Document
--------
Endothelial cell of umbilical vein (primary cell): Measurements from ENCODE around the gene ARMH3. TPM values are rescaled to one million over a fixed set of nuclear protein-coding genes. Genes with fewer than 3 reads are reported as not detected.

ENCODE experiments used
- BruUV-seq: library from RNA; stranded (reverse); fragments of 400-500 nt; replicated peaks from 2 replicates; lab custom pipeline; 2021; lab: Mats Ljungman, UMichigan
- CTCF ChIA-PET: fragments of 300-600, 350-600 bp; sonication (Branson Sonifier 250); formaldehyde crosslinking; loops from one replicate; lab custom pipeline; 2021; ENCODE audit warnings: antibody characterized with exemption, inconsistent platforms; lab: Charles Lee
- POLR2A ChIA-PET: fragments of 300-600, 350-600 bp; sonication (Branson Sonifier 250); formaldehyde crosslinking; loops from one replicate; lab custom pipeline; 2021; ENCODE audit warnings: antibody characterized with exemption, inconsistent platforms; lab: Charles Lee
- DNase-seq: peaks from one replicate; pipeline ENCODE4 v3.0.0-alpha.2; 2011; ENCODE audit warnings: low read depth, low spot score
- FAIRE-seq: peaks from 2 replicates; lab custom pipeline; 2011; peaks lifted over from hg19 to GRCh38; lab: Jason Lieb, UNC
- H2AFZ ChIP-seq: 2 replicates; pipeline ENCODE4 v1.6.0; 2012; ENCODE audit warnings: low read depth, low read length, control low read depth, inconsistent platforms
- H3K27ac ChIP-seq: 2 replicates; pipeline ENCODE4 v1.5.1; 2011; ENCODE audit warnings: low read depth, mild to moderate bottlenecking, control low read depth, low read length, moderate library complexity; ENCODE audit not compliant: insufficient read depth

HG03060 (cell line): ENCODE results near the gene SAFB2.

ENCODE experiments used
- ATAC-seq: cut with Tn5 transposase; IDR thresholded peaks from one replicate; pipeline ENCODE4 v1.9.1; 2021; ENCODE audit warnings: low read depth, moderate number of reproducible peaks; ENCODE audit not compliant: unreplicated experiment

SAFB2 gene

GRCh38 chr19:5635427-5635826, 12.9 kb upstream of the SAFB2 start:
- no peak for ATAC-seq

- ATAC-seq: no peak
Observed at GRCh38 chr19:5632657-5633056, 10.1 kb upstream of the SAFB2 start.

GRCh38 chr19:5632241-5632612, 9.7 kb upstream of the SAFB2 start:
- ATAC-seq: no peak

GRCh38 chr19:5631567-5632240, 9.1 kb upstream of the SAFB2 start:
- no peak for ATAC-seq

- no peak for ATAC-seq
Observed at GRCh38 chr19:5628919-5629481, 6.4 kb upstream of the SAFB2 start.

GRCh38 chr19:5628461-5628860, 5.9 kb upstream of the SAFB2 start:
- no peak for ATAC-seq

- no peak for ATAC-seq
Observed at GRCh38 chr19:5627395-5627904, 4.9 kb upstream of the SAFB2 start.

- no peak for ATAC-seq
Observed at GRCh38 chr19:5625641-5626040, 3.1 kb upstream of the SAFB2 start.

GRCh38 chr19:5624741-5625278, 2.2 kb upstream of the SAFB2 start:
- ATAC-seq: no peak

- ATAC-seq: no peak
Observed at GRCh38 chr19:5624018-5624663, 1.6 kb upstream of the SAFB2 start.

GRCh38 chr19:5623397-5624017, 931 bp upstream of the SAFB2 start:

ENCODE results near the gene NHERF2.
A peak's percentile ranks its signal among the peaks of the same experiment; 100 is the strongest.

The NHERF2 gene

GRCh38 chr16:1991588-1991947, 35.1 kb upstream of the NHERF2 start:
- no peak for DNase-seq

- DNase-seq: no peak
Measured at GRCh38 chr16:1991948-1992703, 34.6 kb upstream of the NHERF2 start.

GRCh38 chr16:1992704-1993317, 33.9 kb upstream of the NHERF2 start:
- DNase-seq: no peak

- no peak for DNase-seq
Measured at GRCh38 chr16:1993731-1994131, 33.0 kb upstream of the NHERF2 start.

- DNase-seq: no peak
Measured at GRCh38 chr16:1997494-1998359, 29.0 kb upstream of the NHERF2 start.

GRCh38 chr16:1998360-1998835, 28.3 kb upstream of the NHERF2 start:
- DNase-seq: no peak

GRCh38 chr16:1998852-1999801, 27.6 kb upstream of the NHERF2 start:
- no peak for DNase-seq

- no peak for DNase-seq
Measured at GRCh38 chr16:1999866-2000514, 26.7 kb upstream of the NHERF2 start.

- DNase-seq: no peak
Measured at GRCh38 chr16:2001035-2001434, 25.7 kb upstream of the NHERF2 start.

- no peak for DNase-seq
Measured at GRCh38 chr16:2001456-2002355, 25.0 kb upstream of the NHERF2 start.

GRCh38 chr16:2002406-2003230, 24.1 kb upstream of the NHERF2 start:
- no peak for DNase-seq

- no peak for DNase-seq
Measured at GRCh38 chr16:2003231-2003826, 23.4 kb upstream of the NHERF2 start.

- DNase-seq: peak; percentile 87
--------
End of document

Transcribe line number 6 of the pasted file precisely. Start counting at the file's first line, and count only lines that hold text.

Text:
- DNase-seq: peaks from one replicate; pipeline ENCODE4 v3.0.0-alpha.2; 2011; ENCODE audit warnings: low read depth, low spot score